George Anderson in 1875.
Geo. Anderson
in 1875.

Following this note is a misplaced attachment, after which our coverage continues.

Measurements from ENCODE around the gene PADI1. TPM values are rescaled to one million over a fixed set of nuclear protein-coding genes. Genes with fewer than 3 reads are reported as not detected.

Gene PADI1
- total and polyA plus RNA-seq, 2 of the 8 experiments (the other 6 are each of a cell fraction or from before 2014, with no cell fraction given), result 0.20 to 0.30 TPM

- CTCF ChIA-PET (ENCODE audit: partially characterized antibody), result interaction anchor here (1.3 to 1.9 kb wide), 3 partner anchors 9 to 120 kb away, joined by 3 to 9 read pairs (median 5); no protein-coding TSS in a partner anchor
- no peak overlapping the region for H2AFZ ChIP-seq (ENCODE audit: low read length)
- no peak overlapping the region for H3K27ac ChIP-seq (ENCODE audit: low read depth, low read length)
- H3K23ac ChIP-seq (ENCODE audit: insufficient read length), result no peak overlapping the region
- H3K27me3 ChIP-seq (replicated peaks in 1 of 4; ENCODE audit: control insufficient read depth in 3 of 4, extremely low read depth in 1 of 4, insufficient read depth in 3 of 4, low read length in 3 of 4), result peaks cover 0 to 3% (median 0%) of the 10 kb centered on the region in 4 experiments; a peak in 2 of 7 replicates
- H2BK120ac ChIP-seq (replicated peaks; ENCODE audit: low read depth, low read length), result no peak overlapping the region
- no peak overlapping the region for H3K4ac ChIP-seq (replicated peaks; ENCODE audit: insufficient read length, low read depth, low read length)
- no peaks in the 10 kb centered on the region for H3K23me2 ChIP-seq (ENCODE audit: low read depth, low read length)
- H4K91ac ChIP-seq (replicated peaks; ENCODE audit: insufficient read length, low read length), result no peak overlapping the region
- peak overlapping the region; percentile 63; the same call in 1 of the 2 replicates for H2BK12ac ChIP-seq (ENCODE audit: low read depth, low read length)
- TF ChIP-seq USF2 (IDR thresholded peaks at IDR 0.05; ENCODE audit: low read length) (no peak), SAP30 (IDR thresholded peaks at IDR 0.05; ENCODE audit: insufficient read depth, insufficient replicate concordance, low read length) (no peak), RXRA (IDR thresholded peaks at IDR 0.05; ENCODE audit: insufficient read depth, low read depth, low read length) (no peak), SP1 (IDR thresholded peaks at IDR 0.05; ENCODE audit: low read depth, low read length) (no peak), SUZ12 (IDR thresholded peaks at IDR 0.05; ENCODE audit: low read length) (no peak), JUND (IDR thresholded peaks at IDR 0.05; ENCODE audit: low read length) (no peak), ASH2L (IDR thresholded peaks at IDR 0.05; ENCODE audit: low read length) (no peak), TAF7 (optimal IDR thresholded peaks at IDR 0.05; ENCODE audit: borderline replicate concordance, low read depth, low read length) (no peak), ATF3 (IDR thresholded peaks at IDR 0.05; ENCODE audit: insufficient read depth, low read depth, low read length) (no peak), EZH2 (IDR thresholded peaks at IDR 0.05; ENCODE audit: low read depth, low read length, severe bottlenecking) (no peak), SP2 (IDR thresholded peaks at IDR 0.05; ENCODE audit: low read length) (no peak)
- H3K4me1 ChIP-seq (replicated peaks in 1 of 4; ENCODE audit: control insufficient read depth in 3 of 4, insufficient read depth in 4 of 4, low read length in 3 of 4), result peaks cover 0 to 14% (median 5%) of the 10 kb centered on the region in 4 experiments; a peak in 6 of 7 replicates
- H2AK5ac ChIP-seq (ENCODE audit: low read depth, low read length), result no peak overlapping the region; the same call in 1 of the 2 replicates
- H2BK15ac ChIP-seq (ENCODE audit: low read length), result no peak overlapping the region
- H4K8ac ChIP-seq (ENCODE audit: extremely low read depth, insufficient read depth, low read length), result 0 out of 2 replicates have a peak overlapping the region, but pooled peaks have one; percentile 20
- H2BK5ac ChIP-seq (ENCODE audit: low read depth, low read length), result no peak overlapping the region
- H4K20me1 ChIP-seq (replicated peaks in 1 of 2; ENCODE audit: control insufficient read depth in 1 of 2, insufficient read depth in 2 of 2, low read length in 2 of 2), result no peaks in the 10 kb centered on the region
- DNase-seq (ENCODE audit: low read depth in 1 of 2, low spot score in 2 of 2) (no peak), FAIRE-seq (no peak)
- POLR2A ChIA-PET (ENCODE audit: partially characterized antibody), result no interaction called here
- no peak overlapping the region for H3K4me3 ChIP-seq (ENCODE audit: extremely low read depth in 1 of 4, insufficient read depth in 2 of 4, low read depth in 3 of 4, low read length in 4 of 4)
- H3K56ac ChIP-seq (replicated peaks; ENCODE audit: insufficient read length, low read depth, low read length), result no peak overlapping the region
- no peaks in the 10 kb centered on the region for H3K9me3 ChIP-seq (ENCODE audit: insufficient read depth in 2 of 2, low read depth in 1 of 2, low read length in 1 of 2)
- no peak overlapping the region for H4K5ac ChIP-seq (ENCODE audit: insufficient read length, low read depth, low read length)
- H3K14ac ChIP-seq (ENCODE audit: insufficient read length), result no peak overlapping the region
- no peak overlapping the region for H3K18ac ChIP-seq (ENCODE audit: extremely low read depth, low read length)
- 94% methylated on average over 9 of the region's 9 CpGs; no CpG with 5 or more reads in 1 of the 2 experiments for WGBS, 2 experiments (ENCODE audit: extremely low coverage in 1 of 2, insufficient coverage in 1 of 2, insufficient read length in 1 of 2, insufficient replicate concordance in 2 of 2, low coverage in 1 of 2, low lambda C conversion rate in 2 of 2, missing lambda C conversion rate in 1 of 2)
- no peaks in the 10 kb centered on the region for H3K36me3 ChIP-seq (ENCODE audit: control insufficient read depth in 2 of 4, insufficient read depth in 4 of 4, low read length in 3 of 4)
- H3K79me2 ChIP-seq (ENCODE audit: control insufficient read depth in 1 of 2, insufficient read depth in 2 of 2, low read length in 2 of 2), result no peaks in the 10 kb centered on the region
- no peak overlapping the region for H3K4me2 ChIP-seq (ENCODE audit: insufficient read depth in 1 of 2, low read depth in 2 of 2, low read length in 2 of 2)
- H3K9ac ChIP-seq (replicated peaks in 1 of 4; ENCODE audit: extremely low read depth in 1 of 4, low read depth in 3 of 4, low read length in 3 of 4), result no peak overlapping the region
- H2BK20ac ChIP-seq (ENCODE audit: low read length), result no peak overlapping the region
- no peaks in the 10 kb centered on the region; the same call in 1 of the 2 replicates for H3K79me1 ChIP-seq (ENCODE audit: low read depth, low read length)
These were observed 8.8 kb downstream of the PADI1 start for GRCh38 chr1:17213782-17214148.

Yosemite Commissioners allowed him to charge one dollar to those tourists who used his rope to climb Half Dome. However, the number of potential climbers was not enough to cover his expenses, let alone to make any profit. In October 1881 one of the Commissioners (M. C. Briggs) offered him a shady contract to build a new wide trail to Snow's Hotel along the north bank of the Merced River. In 1882 and 1883 he devoted himself entirely to this project, but thanks to Mr. Briggs, he was never adequately paid for his efforts. By April 1884, he was penniless. To cover the cost of his meager meals, he gratefully accepted Adolph Sinning's offer to clean and repaint his woodworking shop in the Valley. A severe winter-like storm hit the Valley before he could complete the task, and so he continued to work outside despite the rain and snow. Mr. Sinning urged him to stop immediately, promising him full pay. George replied he had always earned his living and didn't want a charity or handouts from anyone—he would work for it. Not long after, he developed a fever and chills, and was almost forcibly taken to an empty cabin nearby. He lay in bed there for many days without any care or attention. When it was already too late, he was taken to photographer Fiske's house, where he died on May 10 at the age of 48 from acute pneumonia. [The above paragraph is based on a longer account by Charles D. Robinson, a Yosemite artist, who witnessed the events].